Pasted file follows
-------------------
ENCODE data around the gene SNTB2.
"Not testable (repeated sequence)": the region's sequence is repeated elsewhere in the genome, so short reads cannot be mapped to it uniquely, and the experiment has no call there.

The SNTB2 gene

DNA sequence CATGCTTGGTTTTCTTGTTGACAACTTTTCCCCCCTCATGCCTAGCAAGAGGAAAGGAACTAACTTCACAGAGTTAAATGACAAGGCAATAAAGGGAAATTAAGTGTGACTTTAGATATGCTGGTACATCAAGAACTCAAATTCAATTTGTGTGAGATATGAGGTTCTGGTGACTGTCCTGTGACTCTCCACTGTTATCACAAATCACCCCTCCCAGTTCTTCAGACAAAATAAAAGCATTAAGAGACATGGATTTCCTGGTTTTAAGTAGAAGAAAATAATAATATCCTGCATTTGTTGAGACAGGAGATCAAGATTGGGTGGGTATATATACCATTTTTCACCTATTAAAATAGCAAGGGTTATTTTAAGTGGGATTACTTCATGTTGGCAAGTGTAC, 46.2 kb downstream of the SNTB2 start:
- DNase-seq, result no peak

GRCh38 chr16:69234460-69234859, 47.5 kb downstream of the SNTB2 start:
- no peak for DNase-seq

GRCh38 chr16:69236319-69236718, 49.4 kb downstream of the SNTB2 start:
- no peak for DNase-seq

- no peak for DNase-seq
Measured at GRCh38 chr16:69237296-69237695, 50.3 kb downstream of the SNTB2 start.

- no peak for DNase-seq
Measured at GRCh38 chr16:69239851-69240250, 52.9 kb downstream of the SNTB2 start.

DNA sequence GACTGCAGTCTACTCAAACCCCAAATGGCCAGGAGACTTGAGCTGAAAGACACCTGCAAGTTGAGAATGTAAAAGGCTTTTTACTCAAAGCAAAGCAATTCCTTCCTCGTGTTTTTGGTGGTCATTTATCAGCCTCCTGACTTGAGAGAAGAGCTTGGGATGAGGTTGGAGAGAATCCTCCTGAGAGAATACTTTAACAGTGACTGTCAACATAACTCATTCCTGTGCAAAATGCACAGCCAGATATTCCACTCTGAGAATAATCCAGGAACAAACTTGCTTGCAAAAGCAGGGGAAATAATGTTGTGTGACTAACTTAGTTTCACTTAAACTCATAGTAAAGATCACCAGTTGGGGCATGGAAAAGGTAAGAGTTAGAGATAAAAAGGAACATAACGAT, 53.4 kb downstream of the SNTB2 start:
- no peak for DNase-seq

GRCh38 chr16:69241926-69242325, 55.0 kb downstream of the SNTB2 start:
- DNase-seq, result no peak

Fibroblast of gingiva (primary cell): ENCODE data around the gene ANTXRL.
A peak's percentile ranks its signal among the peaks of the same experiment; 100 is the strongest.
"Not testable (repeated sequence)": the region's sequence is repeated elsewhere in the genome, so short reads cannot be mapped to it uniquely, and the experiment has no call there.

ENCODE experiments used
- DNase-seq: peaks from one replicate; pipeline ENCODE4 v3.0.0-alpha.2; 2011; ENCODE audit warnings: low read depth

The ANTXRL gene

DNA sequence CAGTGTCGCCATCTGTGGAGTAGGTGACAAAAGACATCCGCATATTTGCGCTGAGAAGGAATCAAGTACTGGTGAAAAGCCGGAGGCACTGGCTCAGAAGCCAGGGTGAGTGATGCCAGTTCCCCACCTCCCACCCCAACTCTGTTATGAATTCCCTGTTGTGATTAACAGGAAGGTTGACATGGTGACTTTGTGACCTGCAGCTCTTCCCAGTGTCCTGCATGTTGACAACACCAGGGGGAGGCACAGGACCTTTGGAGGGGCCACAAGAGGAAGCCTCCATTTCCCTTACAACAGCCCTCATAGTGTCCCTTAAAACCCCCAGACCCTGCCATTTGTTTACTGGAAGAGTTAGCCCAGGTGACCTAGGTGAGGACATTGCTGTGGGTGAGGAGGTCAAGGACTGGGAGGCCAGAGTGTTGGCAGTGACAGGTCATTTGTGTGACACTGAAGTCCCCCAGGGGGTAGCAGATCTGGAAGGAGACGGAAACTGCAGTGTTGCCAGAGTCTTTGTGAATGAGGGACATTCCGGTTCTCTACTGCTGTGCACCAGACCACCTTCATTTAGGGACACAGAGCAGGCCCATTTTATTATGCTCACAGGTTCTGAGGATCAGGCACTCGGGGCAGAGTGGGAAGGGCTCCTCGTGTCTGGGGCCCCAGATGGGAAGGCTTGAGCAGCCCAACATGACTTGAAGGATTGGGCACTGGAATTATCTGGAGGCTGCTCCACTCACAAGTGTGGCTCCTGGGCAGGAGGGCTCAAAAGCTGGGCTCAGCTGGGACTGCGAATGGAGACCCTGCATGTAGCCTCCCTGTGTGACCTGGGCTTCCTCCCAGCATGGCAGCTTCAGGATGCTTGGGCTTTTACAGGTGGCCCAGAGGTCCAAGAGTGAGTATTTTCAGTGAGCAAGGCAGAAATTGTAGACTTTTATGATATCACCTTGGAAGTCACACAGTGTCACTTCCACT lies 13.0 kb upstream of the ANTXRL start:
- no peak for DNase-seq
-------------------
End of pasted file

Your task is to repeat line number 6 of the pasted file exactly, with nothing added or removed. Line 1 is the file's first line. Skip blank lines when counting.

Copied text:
GRCh38 chr16:69234460-69234859, 47.5 kb downstream of the SNTB2 start: